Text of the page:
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On June 27, 2016, in McDonnell v. United States, the Supreme Court resolved a case of substantial interest to businesses that interact regularly with government officials with respect to grants, contracts, regulations and numerous other matters. The Court vacated the conviction of the former governor of Virginia, Bob McDonnell, because it was based on an improperly expansive interpretation of “official act” as used in the federal bribery statute. The Court’s opinion rejects the Department of Justice’s expansive interpretation of the relevant statutes and holds that a government official’s “setting up a meeting, calling another public official, or hosting an event does not, standing alone, qualify as an ‘official act’”—and, thus, is not sufficient to support a conviction. Instead, an honest services fraud allegation must involve:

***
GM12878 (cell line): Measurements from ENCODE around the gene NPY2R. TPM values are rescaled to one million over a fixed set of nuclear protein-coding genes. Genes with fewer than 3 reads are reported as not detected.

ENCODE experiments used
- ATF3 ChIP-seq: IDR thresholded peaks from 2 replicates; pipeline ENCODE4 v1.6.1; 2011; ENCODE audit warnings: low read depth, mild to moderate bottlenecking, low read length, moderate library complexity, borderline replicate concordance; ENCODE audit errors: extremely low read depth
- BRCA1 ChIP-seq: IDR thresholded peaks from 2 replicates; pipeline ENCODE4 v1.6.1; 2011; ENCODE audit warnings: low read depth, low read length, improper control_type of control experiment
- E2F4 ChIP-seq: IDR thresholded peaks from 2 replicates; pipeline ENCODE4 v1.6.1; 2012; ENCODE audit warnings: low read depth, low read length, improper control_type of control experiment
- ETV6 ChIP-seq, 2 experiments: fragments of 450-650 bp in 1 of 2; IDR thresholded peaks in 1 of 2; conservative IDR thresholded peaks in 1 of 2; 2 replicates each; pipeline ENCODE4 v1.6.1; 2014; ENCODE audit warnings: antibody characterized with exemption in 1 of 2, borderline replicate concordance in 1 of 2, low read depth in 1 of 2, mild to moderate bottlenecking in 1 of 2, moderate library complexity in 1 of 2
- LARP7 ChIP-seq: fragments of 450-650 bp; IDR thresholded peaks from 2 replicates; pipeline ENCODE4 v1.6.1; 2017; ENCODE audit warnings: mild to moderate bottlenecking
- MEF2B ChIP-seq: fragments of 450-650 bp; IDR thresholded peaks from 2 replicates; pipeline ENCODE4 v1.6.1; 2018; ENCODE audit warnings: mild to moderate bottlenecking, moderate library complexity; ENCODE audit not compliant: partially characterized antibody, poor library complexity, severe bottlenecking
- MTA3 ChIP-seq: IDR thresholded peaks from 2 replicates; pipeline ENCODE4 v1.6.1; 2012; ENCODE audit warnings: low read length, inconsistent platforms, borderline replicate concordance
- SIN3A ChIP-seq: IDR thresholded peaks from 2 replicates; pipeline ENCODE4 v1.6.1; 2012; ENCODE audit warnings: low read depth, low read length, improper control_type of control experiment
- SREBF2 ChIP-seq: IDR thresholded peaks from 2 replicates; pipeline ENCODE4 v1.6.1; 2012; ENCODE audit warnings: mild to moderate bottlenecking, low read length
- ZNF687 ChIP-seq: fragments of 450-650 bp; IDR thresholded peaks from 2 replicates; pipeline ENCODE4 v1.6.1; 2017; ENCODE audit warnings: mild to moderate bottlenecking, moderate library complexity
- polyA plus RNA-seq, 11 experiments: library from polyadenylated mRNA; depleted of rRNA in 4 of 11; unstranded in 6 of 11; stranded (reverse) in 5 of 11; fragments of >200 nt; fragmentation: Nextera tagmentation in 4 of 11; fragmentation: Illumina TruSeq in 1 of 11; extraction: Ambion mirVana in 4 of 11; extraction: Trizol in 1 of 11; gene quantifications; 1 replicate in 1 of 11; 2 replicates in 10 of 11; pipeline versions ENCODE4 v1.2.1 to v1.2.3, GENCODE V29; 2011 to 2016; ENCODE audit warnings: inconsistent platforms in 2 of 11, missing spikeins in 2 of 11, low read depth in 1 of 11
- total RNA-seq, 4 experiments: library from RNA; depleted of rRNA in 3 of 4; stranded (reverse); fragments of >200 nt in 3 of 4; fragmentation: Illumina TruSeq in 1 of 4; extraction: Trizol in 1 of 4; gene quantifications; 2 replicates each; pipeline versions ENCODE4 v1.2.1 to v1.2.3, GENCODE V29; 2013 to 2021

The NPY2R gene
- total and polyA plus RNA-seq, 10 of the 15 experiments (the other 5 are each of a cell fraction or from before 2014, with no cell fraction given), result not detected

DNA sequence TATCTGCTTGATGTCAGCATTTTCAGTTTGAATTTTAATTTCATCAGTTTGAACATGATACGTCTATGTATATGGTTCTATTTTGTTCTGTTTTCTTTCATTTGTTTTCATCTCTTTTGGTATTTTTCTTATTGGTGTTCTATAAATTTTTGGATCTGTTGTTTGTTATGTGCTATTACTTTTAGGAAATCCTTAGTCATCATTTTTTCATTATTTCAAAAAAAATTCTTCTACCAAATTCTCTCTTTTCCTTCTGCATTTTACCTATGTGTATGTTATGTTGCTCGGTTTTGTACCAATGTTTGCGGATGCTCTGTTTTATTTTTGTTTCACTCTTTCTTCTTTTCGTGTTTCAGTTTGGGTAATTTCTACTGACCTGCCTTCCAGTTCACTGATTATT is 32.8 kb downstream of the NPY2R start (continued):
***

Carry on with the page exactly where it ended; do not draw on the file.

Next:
• Ÿ “a decision or action on a ‘question, matter, cause, suit, proceeding or controversy’”
  • Ÿ “a formal exercise of governmental power that is similar in nature to a lawsuit before a court, a determination before an agency, or a hearing before a committee”
  • Ÿ “something specific and focused that is ‘pending’ or ‘may by law be brought’ before a public official”
  • Ÿ a “public official [who] make[s] a decision or take[s] an action on that ‘question, matter, cause, suit, proceeding or controversy,’  or agree[s] to do so.”


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